WSU: Because the game began at 8 p.m. (and finished after 11:30) there is not as much S-R coverage as usual. We pass along Colton Clark’s game story (his first on the beat and probably written in a huge hurry) and Theo Lawson’s sidebar on the fourth-quarter red-zone possession. There is also the usual recap with highlights and my TV Take, one that had to be massively re-written as the game ended. … Before the game, Colton shared the quarterback news. … Talk about a bad day. The 25th-ranked volleyball team lost at UNLV and dropped to 0-4. … Elsewhere in the Pac-12 and college football, as bad as WSU’s loss to Utah State was, maybe Washington’s was worse. The 13-7 defeat may be the worst one in the school’s history. The last time UW fell to Montana? About one hundred years ago. Can the Huskies bounce back? … Injuries played a part. … The Pac-12’s day was decidedly a mixed-one. We’ve covered a couple of the huge negatives. (There are more.) The one huge positive? UCLA manhandling LSU in the second half at the Rose Bowl. Jon Wilner (and others) delves into that with his Saturday night review. … The North was 1-5 Saturday, with only Oregon’s shaky win over Fresno State – accompanied by what could be a key injuryputting the division in the win column. … Oregon State went to Purdue and couldn’t move the ball. The loss was disappointing in that regard. … California moved the ball well early, scoring on its first two possessions and then just collapsed. The Bears lost at home to Nevada. … Stanford never got its offense going against Kansas State no matter who played quarterback. … We have to return to the Rose Bowl because the Bruins’ win will resonate far beyond its walls this season. As long as LSU bounces back and UCLA continues to shine. … USC won, but it was a defensive-fueled victory. The Trojans’ offense struggled some against San Jose State. … Arizona played with more resilience against BYU than it showed last season, which bodes well for new coach Jedd Fisch. … Arizona State played earlier in the week and won. … So did Colorado. The Buffs’ home crowd helped. … In basketball news, Arizona’s most recent assistant hire earns kudos.

Gonzaga: Here it is, the early part of September, and Jim Meehan has a story delving into what is going on with Bulldog basketball. Doesn’t the guy ever rest? Don’t miss what he wrote today.

EWU: The Eagles’ win in Las Vegas was one for the ages, as they haven’t upset FBS schools all that often. Dan Thompson looks back at when those type of wins happened in the past and ranks them. No, Thursday night’s isn’t No. 1. … Around the Big Sky, former Eastern coach Beau Baldwin picked ups his first win at Cal Poly, defeating the University of San Diego. … Montana’s win in Seattle capped a pretty good weekend for the conference. … Montana State could have made it great but couldn’t hold on at Wyoming. … Northern Colorado didn’t win Friday but seemed to deal with it well.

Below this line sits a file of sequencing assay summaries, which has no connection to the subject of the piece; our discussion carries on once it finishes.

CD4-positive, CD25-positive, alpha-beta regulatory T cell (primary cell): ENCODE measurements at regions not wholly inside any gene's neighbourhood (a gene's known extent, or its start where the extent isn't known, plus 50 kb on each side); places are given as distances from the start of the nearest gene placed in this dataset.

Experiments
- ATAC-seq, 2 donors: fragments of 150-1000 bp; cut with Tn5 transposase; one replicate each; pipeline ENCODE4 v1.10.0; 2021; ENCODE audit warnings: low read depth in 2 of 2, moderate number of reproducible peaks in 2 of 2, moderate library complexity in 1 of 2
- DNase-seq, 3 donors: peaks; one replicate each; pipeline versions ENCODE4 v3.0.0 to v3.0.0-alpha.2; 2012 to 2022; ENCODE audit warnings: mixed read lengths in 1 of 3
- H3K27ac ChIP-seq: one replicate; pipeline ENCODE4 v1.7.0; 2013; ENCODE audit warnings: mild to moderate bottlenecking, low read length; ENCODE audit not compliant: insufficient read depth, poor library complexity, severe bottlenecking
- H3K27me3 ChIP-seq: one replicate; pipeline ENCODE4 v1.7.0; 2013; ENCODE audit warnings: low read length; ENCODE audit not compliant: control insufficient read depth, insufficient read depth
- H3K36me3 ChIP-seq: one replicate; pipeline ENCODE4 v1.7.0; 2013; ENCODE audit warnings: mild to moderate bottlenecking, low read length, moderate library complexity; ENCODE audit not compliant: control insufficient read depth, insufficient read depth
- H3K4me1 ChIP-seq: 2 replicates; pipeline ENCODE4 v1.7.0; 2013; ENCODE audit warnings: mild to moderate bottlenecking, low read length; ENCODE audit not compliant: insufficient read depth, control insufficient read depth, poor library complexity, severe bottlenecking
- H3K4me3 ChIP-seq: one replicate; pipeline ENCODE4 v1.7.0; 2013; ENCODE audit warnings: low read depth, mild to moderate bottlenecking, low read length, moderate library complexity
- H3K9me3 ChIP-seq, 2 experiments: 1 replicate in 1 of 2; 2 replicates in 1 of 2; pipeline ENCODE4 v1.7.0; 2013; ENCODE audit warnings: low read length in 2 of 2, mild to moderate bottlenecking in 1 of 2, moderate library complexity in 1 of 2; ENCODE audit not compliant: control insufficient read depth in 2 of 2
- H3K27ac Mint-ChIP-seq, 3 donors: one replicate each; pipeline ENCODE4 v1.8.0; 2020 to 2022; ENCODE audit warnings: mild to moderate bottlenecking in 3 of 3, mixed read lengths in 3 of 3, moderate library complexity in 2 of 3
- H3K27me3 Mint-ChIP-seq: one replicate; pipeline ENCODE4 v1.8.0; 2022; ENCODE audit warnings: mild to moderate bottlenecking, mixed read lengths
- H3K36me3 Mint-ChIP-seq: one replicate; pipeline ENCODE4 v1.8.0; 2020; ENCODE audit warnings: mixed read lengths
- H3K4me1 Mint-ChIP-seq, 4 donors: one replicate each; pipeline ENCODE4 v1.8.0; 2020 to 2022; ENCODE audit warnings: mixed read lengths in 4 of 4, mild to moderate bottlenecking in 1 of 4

Idaho: It looked to be a mismatch before it began and it proved to be just that. Simon Frazier couldn’t match up with the Vandals, who rolled 68-0 in the Kibbie Dome. Peter Harriman documents the near-record rout.

Indians: COVID-19 struck the Tri-City team yesterday, forcing a postponement in Spokane. It was a weird night in the High-A West as only Everett’s 10-9 win over Vancouver finished. Eugene’s game at Hillsboro was suspended in the top of the second inning.

Mariners: It may have been lost in the college football hoopla yesterday, but the M’s stayed hot thanks to Kyle Seager. The veteran third baseman stroked two three-run home runs and Seattle held off Arizona 8-5. … Seattle activated two more relievers for the stretch run.

Seahawks: Maybe Dakoda Shipley will have more than just a bit part with the Hawks. … Seattle signed one more player to its practice squad.


• Clichés bother me. Which is what the unpopular term we don’t use is. And it seems lazy. But apropos at times. Still, we vowed to ourselves not to use it, even after the Cougars blow a 12-point fourth-quarter lead in an easily avoidable way. It’s tough, but we held strong today. Until later …